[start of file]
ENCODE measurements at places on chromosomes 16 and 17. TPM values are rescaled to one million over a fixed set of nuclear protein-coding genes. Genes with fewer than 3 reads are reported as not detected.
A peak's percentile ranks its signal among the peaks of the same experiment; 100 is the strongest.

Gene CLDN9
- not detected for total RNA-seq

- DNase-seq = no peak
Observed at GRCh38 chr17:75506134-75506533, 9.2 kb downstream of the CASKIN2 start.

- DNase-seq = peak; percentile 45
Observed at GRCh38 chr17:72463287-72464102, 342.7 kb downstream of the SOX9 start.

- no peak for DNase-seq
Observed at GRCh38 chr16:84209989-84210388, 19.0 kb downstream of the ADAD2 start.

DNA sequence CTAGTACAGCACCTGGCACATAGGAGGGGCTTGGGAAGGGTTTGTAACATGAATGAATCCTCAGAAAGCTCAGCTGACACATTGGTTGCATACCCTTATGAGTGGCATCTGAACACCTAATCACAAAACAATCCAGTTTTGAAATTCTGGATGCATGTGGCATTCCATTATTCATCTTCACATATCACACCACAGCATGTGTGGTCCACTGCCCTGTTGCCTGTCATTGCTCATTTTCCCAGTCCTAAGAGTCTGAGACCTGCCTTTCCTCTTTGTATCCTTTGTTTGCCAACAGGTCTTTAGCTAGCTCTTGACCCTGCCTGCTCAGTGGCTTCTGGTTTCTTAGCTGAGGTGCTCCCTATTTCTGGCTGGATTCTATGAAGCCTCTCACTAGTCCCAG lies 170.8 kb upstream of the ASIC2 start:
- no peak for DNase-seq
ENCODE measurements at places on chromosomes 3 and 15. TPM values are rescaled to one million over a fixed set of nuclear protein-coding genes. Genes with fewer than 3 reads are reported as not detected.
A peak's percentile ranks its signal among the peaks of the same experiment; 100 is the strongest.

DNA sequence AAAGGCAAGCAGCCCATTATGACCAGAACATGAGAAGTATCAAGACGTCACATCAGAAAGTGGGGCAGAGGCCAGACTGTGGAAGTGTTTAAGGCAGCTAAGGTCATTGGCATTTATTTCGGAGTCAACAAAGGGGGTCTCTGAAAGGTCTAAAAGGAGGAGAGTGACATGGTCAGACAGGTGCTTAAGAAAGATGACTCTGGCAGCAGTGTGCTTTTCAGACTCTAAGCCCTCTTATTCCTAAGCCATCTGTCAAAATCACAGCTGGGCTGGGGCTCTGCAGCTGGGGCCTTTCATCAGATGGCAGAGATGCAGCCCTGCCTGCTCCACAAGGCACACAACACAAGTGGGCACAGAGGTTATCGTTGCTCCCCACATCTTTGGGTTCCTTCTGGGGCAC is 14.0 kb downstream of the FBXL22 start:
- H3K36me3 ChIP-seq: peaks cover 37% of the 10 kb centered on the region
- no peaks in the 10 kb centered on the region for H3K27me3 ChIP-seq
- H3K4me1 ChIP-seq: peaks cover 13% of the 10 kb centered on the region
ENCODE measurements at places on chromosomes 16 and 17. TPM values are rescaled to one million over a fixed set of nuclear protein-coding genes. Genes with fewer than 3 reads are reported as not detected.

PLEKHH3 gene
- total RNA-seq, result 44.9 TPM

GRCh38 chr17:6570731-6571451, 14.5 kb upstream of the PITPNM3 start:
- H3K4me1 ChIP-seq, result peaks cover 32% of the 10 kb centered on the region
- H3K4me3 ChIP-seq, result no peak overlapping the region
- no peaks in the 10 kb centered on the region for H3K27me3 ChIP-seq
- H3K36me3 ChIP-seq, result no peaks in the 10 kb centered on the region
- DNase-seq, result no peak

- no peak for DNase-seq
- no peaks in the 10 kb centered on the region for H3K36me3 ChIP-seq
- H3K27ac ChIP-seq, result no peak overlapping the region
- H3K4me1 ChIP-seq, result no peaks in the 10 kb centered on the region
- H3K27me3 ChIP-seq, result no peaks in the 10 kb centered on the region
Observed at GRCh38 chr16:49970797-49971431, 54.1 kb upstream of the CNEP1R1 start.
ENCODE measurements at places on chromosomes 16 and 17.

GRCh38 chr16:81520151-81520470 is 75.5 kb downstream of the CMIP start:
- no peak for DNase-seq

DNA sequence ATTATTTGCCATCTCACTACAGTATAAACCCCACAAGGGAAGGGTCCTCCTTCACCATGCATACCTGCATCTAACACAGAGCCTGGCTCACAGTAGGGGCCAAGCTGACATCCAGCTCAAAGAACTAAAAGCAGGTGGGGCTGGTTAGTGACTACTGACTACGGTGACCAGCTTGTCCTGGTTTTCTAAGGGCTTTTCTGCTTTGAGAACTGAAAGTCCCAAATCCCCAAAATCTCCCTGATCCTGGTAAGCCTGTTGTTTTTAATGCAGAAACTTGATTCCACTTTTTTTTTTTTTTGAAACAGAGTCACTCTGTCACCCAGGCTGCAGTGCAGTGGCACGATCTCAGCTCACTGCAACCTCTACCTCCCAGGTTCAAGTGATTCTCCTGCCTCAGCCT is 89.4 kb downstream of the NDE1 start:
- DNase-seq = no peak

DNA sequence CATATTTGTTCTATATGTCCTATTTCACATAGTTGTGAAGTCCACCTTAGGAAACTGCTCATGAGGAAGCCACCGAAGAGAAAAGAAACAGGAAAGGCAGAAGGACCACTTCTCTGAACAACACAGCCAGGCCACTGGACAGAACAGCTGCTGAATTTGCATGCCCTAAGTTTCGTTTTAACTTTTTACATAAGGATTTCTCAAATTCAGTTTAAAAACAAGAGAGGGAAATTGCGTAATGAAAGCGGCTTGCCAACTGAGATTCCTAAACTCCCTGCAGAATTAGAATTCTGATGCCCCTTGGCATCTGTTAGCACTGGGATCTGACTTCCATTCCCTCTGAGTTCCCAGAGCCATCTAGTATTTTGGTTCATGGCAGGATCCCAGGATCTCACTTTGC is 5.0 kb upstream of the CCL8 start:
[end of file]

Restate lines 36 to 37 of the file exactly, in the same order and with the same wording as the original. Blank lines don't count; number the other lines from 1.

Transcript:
- no peak for DNase-seq

DNA sequence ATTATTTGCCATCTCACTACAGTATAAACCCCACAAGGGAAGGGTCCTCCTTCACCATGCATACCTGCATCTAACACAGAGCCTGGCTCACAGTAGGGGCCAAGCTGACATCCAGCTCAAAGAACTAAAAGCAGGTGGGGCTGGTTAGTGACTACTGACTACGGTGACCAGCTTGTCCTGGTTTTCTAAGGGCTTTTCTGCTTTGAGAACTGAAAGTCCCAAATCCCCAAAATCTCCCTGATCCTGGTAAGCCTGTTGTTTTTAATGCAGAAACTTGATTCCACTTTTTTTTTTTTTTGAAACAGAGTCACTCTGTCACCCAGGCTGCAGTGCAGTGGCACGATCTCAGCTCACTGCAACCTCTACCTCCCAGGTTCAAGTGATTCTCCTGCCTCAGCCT is 89.4 kb downstream of the NDE1 start: